Richard Owain RobertsNovember 2, 2020
An English Literature graduate of Manchester University and Liverpool John Moores University Writing MA, Richard’s debut novel Hello Friend We Missed You was recently announced as winner of the Guardian’s Not the Booker Prize 2020.
‘It took me by surprise when I read it, and it’s haunted me ever since,’ said Sam Jordison, Guardian Not the Booker Prize judge, ‘It’s formally daring, with clipped sentences, short elliptical chapters, and almost impressionistic streams of thought. It’s also very funny. (The title itself turns out to be a fine joke about Domino’s Pizza.) But it’s the emotional complexity and gentle melancholy of the book that endures. It’s a moving experience – and that matters. Especially in a difficult year such as this one.’
Hello Friend We Missed You is a deeply poignant and bleakly comic debut novel about loneliness, the ‘violent revenge thriller’ category on Netflix, solipsism, rural gentrification, Jack Black, and learning to exist in the least excruciating way possible.
Its story of depression and death on the small Welsh island of Môn, of people armed with every social media completely failing to communicate, is far, far funnier than it has any right to be. It’s also, ultimately, extremely moving. An incredible debut novel from a truly unique prose stylist. It was recently published by Parthian.
Born and raised on Ynys Mon, Richard lives in Cardiff with his wife, daughters, and cat, Abi The God. We recently caught up with him …
What inspired you to write Hello Friend We Missed You?
The truth of the novel seemed clear to me. The images, locations, important moments, sadness, humour, all of it appeared in my head and I began typing.
Tell us a little about the story you’ve created.
Self-pity is a destination, grief a journey. I feel like I’ve created a story that speaks to isolation, depression, narcissism, friendship, healing, love, laughter, nature, and, most importantly, acceptance.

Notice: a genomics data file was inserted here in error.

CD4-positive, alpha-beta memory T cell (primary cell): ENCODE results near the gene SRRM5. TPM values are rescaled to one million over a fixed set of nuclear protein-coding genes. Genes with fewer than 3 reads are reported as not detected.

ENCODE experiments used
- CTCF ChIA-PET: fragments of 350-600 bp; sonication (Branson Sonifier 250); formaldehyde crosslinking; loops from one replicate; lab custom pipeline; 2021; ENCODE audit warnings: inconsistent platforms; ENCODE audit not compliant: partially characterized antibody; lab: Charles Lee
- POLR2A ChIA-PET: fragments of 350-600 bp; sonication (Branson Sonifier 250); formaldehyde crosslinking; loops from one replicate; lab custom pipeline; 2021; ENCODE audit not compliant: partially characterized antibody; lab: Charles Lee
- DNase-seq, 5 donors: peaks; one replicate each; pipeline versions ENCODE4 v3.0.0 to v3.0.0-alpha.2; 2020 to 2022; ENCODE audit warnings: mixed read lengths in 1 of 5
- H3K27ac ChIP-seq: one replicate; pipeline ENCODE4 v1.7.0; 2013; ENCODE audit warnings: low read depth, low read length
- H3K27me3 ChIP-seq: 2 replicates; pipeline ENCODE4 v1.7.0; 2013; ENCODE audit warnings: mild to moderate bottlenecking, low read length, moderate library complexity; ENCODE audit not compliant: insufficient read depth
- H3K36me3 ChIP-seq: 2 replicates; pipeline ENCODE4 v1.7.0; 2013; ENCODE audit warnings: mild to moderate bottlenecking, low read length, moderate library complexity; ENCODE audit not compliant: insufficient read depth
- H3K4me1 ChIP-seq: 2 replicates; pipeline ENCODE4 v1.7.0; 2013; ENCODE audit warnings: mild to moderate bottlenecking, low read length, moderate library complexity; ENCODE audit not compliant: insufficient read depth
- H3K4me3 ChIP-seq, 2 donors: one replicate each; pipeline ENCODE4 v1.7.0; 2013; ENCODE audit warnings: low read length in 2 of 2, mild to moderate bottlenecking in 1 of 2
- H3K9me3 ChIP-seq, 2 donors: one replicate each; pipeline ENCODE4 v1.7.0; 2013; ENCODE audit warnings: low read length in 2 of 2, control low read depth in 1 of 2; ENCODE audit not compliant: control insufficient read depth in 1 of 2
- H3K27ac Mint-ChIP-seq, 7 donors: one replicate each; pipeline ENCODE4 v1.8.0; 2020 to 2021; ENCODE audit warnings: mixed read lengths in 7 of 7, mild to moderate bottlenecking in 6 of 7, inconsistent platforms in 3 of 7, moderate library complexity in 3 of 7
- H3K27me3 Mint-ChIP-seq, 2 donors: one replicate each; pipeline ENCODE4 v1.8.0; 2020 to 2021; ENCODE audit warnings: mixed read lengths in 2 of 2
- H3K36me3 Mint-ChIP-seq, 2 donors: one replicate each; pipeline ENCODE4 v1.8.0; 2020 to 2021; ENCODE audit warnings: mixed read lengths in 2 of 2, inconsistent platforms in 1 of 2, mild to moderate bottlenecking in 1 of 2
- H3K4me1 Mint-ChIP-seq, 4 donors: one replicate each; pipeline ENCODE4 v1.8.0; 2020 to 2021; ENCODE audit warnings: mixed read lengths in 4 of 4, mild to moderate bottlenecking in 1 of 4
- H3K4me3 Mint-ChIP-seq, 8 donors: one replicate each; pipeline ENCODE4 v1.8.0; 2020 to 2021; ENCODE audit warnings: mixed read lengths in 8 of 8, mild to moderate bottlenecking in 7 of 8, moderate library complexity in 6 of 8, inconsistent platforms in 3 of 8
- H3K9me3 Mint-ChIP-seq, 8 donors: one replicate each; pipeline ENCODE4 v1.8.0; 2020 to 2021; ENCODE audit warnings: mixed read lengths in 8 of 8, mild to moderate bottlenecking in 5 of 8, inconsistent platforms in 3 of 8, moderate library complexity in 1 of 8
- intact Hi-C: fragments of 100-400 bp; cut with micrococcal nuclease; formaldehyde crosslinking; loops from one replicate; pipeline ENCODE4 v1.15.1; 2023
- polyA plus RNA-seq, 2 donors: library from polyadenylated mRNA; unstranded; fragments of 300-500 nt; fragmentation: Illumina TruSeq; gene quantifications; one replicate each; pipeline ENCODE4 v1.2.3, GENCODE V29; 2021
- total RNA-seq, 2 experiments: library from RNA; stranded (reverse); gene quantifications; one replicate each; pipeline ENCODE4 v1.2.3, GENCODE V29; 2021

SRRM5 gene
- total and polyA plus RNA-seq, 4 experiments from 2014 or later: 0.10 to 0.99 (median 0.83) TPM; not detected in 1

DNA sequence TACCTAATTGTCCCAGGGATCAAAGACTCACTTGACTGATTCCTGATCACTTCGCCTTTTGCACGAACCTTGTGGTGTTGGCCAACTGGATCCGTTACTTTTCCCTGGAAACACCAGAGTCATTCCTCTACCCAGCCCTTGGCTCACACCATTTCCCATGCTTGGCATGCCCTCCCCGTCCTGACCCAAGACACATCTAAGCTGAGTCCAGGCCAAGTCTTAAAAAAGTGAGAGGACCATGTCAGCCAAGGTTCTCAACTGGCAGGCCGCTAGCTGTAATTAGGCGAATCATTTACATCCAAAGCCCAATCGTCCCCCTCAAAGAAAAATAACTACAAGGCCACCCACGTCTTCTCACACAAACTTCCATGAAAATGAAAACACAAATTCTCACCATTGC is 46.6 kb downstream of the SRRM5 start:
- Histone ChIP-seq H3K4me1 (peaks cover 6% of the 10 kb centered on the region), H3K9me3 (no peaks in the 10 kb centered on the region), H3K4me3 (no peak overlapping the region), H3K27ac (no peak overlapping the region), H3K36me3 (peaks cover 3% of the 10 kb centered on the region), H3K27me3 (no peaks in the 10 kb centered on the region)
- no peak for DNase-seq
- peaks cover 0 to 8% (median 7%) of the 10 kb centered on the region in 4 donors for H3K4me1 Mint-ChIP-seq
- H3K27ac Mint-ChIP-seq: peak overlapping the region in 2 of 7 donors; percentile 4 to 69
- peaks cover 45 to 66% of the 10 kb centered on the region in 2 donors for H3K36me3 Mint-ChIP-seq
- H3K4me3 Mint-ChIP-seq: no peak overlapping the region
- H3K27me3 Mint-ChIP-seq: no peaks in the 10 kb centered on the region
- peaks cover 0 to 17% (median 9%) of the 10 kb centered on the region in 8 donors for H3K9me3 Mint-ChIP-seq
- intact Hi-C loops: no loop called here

What do you hope readers will take away from this story?
I hope they’ll find themselves in Hill’s world, the island interior, laugh a lot, shake their heads in exasperation, bang their fists on the table, laugh more, hug their loved ones, human and animal alike.
What led you to start writing?
I began writing a huge amount from the ages of eight to ten, having a great time, unburdened, putting together my interpretations of the things I was seeing around me and in the media I consumed. To have found my way back to that moment is unreal.
What books inspired you as a young reader?
As a young reader I loved the illustrated Rupert the Bear books. The stories were very dark, the threats to Rupert and his friends feeling intensely real to me. Sali Mali and Rala Rwdins definitely. The original run of Transformers comics, certainly.
What life experiences have shaped your writing most?
Every single life experience has shaped my writing, definitely, so much so it seems crazy to even broach specifics. Or, alternatively. Watching Robocop aged nine was transformative in how it showed me a crystalized auteur, high-low art sensibility that is a crucial template for me. Paul Verhoeven is my art dad, I feel, and I thank him for his work.
If you could choose a book character to be for a day, who would it be and why?
The book itself doesn’t matter so much, but as for character I’d be a peripheral extra and just see what happened when the protagonist left to continue the plot somewhere else. I’d probably spend the rest of the day wandering around, seeing what’s up, ‘West World style’ searching for answers.
What character in your books are you least likely to get along with?
I love all my characters unconditionally, but fortunately I can always close the laptop when I’ve had enough of them.
What message do you have to inspire young writers?
Be an independent thinker, a keen, open minded listener, find your truths and enjoy the work.